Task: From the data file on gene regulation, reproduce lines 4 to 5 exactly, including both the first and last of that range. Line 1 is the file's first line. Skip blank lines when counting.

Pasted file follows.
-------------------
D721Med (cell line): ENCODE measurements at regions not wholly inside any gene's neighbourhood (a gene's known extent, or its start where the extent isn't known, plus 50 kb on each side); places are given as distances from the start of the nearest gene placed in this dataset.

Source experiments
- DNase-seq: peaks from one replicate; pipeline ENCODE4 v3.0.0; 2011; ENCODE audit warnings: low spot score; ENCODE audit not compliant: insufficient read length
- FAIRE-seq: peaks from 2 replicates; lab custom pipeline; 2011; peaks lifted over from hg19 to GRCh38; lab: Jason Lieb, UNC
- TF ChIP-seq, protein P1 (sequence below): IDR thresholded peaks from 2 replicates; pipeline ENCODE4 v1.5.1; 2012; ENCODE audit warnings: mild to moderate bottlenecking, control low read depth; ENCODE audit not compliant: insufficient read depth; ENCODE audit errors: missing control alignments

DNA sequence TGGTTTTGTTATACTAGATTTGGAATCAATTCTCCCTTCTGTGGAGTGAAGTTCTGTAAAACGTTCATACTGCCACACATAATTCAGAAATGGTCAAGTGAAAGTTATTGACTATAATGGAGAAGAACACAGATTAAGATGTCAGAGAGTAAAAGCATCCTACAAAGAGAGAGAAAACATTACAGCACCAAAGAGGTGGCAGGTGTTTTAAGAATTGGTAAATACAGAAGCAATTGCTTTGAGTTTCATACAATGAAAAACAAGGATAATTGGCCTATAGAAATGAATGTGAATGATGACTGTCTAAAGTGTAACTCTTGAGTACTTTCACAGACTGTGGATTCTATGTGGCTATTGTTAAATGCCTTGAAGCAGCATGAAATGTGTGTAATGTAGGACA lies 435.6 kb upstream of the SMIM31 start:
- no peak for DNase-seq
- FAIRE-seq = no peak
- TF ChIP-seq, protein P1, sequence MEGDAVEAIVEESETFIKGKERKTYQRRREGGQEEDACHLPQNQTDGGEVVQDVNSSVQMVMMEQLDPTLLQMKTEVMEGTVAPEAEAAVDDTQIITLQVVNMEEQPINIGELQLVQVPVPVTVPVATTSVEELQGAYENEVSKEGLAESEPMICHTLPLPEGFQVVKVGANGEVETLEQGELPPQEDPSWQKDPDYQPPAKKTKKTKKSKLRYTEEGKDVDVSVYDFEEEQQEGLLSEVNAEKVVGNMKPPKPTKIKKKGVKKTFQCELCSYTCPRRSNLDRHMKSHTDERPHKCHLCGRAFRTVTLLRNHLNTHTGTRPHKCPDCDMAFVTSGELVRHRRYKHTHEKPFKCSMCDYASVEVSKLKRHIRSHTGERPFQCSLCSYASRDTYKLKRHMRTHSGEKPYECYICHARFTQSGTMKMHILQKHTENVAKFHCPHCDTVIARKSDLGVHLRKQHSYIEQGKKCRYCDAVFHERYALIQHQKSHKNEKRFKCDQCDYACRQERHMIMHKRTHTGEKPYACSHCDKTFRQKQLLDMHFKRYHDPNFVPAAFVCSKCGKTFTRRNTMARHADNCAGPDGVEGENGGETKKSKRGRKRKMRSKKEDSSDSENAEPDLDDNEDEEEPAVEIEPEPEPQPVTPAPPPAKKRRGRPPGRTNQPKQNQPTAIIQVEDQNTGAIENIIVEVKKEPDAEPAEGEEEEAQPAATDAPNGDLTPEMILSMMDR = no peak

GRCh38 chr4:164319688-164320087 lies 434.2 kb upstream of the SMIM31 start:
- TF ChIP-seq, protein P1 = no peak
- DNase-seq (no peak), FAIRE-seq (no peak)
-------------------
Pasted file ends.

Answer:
- FAIRE-seq: peaks from 2 replicates; lab custom pipeline; 2011; peaks lifted over from hg19 to GRCh38; lab: Jason Lieb, UNC
- TF ChIP-seq, protein P1 (sequence below): IDR thresholded peaks from 2 replicates; pipeline ENCODE4 v1.5.1; 2012; ENCODE audit warnings: mild to moderate bottlenecking, control low read depth; ENCODE audit not compliant: insufficient read depth; ENCODE audit errors: missing control alignments